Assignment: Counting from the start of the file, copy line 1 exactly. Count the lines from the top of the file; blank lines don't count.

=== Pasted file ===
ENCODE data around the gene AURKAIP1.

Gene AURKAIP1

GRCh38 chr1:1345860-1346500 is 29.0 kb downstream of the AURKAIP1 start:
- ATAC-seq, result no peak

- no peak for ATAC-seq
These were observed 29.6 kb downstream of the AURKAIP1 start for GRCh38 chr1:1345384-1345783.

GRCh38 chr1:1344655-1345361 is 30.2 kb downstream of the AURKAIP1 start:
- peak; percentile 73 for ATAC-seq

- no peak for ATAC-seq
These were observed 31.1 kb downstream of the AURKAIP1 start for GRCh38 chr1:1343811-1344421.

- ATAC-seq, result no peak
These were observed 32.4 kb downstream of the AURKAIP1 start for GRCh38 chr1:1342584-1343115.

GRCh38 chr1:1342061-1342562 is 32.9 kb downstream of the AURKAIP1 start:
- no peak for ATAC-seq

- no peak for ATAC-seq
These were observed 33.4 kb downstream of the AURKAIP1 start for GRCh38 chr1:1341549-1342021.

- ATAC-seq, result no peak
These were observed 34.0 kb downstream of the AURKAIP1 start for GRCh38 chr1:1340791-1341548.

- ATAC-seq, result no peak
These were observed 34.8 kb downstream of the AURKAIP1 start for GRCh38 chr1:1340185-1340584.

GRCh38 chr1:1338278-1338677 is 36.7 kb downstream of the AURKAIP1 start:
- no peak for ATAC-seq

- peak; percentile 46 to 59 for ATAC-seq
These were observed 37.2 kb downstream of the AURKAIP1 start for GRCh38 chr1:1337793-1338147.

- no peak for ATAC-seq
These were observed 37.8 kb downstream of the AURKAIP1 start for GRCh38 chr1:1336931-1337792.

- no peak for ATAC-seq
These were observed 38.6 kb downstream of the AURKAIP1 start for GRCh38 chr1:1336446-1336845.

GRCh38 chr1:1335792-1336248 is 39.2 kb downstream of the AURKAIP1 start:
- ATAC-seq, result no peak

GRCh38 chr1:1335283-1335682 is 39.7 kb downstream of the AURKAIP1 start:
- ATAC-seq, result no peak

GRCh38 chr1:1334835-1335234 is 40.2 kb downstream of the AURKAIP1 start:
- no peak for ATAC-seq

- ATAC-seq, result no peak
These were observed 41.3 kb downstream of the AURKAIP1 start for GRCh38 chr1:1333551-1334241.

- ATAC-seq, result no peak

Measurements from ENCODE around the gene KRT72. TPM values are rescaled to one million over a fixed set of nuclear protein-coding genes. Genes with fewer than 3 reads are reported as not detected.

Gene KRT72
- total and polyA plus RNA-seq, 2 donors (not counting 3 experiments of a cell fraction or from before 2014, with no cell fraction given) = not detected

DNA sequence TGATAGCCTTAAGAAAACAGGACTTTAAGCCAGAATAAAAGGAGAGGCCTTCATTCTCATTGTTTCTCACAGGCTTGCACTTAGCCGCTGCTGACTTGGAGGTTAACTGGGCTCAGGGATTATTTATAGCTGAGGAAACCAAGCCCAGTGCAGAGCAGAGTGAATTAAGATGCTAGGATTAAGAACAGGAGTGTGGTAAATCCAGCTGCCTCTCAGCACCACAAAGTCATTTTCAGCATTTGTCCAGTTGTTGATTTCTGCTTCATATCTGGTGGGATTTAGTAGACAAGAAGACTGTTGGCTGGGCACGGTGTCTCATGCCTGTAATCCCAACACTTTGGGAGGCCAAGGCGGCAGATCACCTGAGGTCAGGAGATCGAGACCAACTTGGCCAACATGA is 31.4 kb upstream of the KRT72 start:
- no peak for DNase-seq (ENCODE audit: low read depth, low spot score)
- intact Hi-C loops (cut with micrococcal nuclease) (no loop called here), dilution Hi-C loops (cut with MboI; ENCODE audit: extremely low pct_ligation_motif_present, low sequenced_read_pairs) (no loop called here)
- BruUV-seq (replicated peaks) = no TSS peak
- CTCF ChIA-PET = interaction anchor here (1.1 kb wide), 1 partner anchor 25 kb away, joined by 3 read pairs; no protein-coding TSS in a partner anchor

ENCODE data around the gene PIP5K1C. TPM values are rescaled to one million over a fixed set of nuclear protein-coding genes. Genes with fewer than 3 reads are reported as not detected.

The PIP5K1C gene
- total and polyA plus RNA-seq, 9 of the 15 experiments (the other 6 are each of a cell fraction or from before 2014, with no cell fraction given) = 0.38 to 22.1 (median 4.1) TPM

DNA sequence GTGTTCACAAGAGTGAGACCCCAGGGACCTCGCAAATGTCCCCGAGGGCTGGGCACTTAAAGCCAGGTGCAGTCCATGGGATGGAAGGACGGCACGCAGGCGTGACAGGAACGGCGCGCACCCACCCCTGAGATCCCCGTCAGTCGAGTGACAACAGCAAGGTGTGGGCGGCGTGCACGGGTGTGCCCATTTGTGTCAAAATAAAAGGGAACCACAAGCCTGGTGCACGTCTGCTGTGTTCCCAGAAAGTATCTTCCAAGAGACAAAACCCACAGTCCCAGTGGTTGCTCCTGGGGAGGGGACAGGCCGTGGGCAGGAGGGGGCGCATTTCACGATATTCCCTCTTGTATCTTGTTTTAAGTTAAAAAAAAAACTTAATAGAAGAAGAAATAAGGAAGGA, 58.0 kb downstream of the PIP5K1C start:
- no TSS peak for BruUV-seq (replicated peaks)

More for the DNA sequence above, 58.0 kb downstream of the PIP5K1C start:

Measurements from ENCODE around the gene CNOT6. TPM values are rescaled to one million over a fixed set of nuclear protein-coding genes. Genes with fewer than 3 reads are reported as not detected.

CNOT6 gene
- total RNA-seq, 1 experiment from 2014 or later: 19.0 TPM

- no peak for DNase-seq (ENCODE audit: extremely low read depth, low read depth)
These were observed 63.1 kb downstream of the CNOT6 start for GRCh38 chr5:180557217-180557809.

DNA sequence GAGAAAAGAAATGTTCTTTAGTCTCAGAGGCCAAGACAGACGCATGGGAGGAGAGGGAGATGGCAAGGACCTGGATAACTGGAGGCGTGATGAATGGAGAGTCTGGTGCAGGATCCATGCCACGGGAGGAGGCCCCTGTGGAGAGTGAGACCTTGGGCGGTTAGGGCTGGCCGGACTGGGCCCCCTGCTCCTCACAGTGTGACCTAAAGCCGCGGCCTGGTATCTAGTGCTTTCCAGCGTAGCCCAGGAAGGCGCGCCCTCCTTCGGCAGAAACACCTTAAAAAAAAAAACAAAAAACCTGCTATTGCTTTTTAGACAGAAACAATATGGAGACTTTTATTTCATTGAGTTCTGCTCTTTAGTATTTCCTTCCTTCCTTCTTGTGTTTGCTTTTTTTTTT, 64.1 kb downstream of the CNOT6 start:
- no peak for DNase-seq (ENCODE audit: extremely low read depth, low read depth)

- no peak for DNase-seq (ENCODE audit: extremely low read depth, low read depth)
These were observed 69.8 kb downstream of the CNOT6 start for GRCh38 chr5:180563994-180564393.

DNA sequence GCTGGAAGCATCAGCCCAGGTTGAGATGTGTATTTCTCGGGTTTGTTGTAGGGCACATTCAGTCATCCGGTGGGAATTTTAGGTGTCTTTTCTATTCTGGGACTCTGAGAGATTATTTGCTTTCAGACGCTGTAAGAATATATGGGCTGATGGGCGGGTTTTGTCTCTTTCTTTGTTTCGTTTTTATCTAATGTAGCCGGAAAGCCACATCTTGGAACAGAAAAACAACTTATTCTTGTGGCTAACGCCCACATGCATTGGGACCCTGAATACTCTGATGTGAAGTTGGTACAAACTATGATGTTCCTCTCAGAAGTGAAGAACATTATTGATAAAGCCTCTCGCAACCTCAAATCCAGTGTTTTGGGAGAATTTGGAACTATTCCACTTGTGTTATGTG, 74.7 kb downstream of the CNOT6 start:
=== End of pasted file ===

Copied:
ENCODE data around the gene AURKAIP1.